1. So earnest and assiduous was Origens research into the divine words that he learned the Hebrew language, 1884 and procured as his own the original Hebrew Scriptures which were in the hands of the Jews. He investigated also the works of other translators of the Sacred Scriptures besides the Seventy. 1885 And in addition to the well-known translations of Aquila, 1886 Symmachus, 1887 and Theodotion, 1888 he discovered certain others which had been concealed from remote times,—in what out-of-the-way corners I know not,—and by his search he brought them to light. 1889
3. In the Hexapla 1891 of the Psalms, after the four prominent translations, he adds not only a fifth, but also a sixth and seventh. 1892 He states of one of these that he found it in a jar in Jericho in the time of Antoninus, the son of Severus.
4. Having collected all of these, he divided them into sections, and placed them opposite each other, with the Hebrew text itself. He thus left us the copies of the so-called Hexapla. He arranged also separately an edition of Aquila and Symmachus and Theodotion with the Septuagint, in the Tetrapla. 1893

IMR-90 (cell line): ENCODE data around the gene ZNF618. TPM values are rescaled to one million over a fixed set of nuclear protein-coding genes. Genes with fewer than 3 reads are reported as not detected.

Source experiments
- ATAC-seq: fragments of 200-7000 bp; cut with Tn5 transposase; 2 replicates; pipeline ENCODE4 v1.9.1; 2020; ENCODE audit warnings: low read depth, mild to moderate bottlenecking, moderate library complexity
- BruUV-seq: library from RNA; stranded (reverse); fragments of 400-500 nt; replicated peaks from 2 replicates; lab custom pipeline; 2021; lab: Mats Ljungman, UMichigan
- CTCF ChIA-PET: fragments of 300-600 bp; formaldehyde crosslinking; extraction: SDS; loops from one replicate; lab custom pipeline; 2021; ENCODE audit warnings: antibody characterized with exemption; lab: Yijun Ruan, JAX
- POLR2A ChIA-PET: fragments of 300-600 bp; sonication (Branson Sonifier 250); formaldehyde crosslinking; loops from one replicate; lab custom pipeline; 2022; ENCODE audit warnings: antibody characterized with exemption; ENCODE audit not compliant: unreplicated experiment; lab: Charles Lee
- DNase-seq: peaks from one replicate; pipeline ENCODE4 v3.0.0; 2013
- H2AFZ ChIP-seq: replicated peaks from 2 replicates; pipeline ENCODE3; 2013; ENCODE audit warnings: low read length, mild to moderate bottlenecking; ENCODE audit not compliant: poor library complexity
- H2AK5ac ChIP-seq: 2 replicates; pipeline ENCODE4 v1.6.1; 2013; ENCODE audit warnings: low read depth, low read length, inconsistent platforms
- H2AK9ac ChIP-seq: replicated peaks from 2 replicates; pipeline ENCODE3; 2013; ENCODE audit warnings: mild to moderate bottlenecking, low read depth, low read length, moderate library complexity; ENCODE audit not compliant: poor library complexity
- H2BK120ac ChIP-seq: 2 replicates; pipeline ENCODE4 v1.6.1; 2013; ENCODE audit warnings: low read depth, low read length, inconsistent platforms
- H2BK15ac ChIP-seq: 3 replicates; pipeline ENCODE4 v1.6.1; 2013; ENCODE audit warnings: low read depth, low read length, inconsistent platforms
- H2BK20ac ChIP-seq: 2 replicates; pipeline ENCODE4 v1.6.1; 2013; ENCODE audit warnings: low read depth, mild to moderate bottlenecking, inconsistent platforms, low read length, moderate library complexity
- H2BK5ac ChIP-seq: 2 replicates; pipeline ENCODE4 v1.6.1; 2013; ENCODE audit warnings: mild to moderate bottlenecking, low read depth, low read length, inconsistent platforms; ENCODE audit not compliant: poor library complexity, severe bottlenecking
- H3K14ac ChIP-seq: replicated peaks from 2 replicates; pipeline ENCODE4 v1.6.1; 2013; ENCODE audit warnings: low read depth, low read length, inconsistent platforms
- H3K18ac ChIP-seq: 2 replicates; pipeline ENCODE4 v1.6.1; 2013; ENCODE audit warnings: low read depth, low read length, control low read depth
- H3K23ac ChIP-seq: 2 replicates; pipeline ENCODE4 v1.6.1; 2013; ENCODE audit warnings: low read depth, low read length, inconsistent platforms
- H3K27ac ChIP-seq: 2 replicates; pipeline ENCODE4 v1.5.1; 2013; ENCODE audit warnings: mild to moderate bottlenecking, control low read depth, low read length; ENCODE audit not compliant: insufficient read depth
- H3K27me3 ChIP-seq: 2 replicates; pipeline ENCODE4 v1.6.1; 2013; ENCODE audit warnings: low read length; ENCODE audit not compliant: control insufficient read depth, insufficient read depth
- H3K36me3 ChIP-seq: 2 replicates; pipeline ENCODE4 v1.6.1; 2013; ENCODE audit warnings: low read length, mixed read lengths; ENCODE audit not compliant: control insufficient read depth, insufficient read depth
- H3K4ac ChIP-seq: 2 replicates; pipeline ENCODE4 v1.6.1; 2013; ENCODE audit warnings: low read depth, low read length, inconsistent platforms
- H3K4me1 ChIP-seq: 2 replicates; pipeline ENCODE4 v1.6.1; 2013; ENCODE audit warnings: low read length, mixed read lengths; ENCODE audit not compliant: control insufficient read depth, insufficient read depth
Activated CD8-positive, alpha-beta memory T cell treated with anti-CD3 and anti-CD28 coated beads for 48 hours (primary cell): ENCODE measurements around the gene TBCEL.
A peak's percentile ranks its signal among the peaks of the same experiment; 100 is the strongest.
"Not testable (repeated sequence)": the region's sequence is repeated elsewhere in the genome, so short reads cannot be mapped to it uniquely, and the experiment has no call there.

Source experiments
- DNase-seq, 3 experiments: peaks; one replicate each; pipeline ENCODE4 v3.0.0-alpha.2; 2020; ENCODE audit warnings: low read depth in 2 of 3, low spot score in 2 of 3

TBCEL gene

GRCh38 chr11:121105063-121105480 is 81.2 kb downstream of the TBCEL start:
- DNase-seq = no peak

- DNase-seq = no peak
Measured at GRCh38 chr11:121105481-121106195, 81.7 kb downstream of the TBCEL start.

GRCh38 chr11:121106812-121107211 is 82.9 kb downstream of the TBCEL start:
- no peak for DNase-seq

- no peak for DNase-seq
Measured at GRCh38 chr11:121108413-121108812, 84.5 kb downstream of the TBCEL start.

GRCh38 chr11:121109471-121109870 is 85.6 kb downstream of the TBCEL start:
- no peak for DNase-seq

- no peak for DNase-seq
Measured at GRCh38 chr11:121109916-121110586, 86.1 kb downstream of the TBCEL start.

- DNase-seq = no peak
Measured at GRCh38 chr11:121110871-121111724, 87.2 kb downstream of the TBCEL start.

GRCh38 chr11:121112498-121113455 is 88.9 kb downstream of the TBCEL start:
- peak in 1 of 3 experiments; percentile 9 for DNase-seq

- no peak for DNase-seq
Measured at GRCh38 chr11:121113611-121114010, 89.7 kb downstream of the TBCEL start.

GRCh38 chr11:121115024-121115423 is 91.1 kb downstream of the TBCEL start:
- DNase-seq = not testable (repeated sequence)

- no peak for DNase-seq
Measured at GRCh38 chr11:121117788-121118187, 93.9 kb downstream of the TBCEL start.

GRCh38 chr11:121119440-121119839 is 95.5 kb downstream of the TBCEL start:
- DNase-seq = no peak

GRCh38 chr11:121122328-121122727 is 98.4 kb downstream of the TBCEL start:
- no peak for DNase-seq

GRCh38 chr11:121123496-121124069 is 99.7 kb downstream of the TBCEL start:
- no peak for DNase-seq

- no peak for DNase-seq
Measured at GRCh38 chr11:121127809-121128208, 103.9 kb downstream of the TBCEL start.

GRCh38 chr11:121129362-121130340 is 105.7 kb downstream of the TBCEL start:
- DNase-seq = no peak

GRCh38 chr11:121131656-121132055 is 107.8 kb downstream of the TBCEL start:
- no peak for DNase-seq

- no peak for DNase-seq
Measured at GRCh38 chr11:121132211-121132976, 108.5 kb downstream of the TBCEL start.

Origens study of the Hebrew, which, according to Jerome (de vir. ill. chap. 54), was “contrary to the custom of his day and race,” is not at all surprising. He felt that he needed some knowledge of it as a basis for his study of the Scriptures to which he had devoted himself, and also as a means of comparing the Hebrew and Greek texts of the Old Testament, a labor which he regarded as very important for polemical purposes. As to his familiarity with the Hebrew it is now universally conceded that it was by no means so great as was formerly supposed. He seems to have learned only about enough to enable him to identify the Hebrew which corresponded with the Greek texts which he used, and even in this he often makes mistakes. He sometimes confesses openly his lack of critical and independent knowledge of the Hebrew (e.g. Hom. in Num. XIV. 1; XVI. 4). He often makes blunders which seem absurd, and yet in many cases he shows considerable knowledge in regard to peculiar forms and idioms. His Hebrew learning was clearly fragmentary and acquired from various sources. Cf. Redepenning, I. p. 365 sq.262:1885 262:1886